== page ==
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lukemc

Differences Between The Climate Of Ne Usa And The British Isles

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Hi,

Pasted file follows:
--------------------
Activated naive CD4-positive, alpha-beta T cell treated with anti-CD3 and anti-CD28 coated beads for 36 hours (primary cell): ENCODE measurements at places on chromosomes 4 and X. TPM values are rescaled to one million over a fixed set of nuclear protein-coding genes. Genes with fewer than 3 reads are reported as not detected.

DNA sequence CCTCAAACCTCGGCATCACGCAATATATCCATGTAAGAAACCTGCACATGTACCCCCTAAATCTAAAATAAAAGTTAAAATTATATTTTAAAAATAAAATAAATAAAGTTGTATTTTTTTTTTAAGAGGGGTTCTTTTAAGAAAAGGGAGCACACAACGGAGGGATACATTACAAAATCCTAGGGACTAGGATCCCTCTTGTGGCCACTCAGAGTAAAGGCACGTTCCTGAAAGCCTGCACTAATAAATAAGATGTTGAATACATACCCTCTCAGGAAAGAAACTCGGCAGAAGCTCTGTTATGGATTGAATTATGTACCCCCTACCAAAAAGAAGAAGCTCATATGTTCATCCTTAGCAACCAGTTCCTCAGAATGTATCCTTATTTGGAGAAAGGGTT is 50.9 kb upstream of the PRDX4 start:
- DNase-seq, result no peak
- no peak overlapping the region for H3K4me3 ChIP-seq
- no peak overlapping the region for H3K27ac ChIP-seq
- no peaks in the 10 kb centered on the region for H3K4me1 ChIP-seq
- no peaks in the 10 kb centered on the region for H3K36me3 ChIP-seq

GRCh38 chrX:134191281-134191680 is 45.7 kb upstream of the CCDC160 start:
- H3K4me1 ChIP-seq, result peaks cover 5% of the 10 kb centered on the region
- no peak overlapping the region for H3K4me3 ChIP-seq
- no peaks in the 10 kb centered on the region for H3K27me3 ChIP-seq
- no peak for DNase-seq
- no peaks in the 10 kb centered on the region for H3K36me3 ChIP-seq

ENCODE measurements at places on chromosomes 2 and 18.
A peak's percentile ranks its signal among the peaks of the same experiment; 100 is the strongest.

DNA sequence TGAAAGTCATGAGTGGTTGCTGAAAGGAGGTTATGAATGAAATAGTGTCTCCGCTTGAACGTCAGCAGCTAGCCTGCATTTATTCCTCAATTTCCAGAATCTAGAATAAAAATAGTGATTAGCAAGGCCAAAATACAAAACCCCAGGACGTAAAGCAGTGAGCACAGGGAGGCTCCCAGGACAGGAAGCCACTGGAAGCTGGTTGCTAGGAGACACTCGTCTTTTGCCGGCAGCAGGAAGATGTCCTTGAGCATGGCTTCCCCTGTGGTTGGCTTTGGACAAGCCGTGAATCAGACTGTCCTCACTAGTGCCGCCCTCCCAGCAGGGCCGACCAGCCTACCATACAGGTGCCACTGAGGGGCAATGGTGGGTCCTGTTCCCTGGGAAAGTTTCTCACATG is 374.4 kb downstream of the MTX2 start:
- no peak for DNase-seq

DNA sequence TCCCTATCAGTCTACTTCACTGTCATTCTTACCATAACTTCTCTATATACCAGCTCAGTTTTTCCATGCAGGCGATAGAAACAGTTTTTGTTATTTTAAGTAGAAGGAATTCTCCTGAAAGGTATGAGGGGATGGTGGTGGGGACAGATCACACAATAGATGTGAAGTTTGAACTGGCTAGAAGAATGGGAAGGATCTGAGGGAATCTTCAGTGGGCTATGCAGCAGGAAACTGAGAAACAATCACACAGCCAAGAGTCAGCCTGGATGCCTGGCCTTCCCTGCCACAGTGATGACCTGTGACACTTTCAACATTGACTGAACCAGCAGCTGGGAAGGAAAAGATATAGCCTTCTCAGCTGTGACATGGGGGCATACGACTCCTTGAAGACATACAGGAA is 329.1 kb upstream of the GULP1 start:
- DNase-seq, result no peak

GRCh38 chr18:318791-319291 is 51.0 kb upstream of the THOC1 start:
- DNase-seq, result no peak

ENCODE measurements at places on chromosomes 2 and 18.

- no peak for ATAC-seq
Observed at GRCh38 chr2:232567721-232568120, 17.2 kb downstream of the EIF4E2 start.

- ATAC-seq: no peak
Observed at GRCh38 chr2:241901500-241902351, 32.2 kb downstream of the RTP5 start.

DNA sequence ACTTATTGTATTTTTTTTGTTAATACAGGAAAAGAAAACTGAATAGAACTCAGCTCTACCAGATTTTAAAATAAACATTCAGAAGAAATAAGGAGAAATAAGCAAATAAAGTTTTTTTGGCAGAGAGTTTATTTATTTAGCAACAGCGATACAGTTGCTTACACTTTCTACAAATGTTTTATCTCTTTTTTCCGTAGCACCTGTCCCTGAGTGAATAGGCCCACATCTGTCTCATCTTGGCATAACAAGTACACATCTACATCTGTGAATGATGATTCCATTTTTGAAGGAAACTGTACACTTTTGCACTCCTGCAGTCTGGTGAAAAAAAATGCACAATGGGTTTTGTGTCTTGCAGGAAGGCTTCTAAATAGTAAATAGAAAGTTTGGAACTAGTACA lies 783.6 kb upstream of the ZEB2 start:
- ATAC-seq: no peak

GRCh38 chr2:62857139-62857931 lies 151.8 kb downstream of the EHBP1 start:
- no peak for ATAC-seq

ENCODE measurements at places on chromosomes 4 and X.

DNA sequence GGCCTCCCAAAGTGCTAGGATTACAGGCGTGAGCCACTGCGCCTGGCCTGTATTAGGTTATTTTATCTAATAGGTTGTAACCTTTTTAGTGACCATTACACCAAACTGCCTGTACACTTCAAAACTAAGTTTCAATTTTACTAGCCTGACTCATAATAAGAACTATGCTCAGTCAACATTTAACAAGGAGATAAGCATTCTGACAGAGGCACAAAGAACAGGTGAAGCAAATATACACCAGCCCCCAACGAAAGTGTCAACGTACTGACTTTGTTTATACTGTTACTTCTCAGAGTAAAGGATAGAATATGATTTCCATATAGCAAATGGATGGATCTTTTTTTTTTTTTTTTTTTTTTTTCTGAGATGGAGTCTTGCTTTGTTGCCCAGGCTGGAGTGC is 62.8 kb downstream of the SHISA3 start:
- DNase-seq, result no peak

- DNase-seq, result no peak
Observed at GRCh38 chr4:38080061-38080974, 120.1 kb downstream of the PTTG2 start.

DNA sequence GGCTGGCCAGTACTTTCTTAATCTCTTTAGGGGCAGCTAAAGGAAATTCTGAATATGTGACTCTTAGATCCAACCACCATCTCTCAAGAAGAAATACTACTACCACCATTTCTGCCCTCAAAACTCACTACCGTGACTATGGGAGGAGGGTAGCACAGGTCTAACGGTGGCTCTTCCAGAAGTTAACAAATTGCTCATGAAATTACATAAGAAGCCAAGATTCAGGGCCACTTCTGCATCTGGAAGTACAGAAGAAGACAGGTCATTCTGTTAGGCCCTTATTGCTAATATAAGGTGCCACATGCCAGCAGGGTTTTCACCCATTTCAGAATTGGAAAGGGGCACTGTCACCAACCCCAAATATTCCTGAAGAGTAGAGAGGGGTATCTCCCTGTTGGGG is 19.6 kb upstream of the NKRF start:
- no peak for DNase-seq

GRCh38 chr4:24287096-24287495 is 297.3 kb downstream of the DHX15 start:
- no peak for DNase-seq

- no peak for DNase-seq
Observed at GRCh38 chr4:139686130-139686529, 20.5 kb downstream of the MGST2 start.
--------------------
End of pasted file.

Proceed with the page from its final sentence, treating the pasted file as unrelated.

One of the things that intrigues me is the differences between different climates in particular the difference between continental and maritime climates including how synoptics can differ in these climates. So I have decided to discuss the differences in the climate between the UK/BI and the Northeastern USA. So I do know that the NE USA has on average, colder and snowier winters than the UK, with hotter and more humid summers. I have a few questions though about the specifics of the two climates, for example overall would you say that do they get as much frontal precipitation as we do in the NE United States, and do they get any frontal rainfall in the summer (I know they do get a lot of convectional rainfall though showers and thunderstorms). Also is it true that when a mild spell does occur in the Northeastern states during the winter, it can be as mild or even milder than the UK, for example I have read that 25 degrees C has been recorded in New York in February which I would imagine would be way above the record high for the UK during February does anyone know why this would be the case. Also, for example New York City when it gets snowfall in the winter is most of its snowfall frontal or convectional (like lake effect snow). For example when NYC got the big dumping last week from the Northeaster storm, is that snowfall frontal in nature (rather than convectional) and is it similar to the battlegrounds that we sometimes get with a very cold airmass and a milder airmass doing battle? Also during some Northeaster storms I remember NYC getting rain rather than snow (with Upstate NY getting tons) is this because they can sometimes be effected by a warm sector? And is also is NYC/Long Island/New Jersey milder in winter than most of upstate New York and is this because of Atlantic influence? Also how many Ice Days do they get per winter? And I have also read that the changes in temperature from day to day can be far more dramatic than they are here, for example can it sometimes be 30C one day and 15C the next (or visa versa) when a front passes though? And also how do the summers in the NE US compare to ours, yes I know that they are on average hotter than ours (for example average daytime highs of 25C) but are they more settled than ours and are they more sunny than ours? It would be interesting to here you thoughts of experiencing the two climates an to point out any further differences you have experienced.